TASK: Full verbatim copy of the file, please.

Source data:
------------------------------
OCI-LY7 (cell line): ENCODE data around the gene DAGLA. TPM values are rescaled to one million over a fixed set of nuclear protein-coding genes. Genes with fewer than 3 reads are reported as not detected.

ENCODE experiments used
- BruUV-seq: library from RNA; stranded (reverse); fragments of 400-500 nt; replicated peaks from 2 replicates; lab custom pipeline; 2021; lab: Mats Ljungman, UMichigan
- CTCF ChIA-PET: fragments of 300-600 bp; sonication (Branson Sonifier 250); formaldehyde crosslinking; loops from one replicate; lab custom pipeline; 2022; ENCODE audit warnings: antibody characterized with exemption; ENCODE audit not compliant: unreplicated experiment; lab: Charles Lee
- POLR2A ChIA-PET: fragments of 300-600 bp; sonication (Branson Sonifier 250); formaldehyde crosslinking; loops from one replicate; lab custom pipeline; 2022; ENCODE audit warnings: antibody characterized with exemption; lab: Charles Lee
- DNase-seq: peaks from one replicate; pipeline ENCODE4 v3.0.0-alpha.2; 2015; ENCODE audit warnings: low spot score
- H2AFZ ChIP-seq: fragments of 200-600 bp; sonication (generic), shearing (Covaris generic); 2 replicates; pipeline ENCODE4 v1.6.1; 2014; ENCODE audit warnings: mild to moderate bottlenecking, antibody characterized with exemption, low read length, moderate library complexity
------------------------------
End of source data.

OCI-LY7 (cell line): ENCODE data around the gene DAGLA. TPM values are rescaled to one million over a fixed set of nuclear protein-coding genes. Genes with fewer than 3 reads are reported as not detected.

ENCODE experiments used
- BruUV-seq: library from RNA; stranded (reverse); fragments of 400-500 nt; replicated peaks from 2 replicates; lab custom pipeline; 2021; lab: Mats Ljungman, UMichigan
- CTCF ChIA-PET: fragments of 300-600 bp; sonication (Branson Sonifier 250); formaldehyde crosslinking; loops from one replicate; lab custom pipeline; 2022; ENCODE audit warnings: antibody characterized with exemption; ENCODE audit not compliant: unreplicated experiment; lab: Charles Lee
- POLR2A ChIA-PET: fragments of 300-600 bp; sonication (Branson Sonifier 250); formaldehyde crosslinking; loops from one replicate; lab custom pipeline; 2022; ENCODE audit warnings: antibody characterized with exemption; lab: Charles Lee
- DNase-seq: peaks from one replicate; pipeline ENCODE4 v3.0.0-alpha.2; 2015; ENCODE audit warnings: low spot score
- H2AFZ ChIP-seq: fragments of 200-600 bp; sonication (generic), shearing (Covaris generic); 2 replicates; pipeline ENCODE4 v1.6.1; 2014; ENCODE audit warnings: mild to moderate bottlenecking, antibody characterized with exemption, low read length, moderate library complexity